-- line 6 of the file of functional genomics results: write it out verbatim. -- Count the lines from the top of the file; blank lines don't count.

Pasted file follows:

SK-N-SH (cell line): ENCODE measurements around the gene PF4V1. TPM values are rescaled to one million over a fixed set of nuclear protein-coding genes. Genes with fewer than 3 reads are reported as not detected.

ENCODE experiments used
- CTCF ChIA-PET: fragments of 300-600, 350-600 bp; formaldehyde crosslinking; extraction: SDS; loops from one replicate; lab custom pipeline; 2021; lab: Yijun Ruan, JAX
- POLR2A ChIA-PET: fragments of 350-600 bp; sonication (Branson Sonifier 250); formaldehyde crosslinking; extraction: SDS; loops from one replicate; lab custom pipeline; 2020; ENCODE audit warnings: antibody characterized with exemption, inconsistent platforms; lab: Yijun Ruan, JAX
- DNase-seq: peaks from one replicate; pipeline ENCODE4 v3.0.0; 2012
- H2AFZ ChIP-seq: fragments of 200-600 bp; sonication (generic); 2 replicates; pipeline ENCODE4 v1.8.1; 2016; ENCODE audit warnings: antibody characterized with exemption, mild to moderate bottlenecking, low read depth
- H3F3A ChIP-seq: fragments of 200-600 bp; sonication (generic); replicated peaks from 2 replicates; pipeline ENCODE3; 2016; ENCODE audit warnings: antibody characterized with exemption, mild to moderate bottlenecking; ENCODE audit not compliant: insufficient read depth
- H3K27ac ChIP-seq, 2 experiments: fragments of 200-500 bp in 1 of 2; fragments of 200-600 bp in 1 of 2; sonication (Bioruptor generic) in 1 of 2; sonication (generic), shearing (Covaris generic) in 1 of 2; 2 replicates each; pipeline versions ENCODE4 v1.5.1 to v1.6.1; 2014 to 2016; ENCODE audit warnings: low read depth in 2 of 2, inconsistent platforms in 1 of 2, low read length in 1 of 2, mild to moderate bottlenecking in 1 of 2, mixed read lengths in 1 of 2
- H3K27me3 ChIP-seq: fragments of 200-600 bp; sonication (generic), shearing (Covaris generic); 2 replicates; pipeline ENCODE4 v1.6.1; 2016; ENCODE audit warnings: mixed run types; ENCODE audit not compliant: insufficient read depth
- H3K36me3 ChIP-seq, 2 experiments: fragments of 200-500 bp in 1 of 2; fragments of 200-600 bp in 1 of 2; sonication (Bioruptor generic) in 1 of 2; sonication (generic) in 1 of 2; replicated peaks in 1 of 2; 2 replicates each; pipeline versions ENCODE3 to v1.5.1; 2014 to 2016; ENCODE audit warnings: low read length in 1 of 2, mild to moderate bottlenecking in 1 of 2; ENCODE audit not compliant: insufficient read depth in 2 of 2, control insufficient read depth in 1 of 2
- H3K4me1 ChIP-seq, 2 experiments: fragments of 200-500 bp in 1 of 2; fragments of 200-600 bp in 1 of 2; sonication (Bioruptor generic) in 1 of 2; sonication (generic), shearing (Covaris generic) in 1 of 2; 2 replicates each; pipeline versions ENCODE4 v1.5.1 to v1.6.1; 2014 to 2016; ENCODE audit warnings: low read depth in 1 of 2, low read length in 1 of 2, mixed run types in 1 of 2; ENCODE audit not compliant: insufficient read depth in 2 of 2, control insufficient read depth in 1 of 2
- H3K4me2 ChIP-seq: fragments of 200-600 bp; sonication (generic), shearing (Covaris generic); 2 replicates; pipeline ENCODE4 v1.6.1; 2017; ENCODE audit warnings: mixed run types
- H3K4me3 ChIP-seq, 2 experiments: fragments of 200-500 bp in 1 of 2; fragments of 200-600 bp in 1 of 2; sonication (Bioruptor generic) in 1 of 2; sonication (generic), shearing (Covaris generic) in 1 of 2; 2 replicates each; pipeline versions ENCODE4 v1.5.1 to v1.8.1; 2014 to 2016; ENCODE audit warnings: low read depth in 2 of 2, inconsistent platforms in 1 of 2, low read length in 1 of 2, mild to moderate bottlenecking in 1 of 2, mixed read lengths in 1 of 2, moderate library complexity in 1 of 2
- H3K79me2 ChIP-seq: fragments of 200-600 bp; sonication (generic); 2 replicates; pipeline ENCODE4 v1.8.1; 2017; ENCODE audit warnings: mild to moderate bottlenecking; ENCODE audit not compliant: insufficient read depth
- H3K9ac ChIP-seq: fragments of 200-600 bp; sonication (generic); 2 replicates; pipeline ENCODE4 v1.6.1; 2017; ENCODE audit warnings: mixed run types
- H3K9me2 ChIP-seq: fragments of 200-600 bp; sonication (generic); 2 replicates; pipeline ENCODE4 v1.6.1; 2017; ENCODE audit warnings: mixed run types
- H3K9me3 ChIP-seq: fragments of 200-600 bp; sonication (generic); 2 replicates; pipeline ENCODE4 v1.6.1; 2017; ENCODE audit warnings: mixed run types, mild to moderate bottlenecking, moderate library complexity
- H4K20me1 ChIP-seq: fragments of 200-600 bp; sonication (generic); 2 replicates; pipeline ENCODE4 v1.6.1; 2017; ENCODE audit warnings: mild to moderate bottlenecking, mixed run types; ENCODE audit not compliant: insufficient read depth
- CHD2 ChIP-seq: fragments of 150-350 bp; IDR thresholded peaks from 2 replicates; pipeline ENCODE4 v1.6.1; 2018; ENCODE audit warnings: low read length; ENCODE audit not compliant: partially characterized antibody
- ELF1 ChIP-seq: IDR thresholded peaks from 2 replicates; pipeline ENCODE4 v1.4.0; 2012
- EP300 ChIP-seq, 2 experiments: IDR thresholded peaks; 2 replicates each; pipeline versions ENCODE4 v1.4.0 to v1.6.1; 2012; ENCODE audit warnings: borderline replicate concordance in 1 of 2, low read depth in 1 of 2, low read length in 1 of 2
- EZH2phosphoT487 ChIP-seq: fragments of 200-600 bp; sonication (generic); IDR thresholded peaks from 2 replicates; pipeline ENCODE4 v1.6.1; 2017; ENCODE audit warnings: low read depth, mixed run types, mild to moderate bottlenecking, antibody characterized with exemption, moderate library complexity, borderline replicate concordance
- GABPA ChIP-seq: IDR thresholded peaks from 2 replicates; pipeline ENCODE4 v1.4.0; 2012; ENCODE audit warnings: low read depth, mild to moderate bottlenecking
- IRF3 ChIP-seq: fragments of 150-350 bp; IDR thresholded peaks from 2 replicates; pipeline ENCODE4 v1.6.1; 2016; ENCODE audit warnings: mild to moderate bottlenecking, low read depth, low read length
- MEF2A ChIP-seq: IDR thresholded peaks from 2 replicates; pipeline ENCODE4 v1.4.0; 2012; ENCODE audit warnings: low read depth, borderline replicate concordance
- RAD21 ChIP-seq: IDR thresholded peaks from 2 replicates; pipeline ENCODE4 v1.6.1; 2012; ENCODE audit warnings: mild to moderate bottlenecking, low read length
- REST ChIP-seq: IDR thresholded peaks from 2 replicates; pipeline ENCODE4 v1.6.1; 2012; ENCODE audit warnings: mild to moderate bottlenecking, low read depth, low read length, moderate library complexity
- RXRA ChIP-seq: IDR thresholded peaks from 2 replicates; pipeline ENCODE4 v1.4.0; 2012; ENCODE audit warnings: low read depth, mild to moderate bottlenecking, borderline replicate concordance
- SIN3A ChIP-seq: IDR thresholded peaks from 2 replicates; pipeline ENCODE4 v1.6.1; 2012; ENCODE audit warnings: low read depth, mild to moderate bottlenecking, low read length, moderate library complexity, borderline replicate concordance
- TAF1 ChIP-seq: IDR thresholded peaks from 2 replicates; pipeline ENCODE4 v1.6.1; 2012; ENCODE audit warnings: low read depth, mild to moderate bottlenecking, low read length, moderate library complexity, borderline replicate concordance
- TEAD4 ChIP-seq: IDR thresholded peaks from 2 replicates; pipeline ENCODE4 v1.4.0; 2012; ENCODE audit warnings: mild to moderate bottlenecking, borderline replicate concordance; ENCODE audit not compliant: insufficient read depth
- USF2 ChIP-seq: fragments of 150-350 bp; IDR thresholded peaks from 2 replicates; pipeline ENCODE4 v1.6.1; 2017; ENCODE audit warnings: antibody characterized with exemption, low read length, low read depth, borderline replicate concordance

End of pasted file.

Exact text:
- H2AFZ ChIP-seq: fragments of 200-600 bp; sonication (generic); 2 replicates; pipeline ENCODE4 v1.8.1; 2016; ENCODE audit warnings: antibody characterized with exemption, mild to moderate bottlenecking, low read depth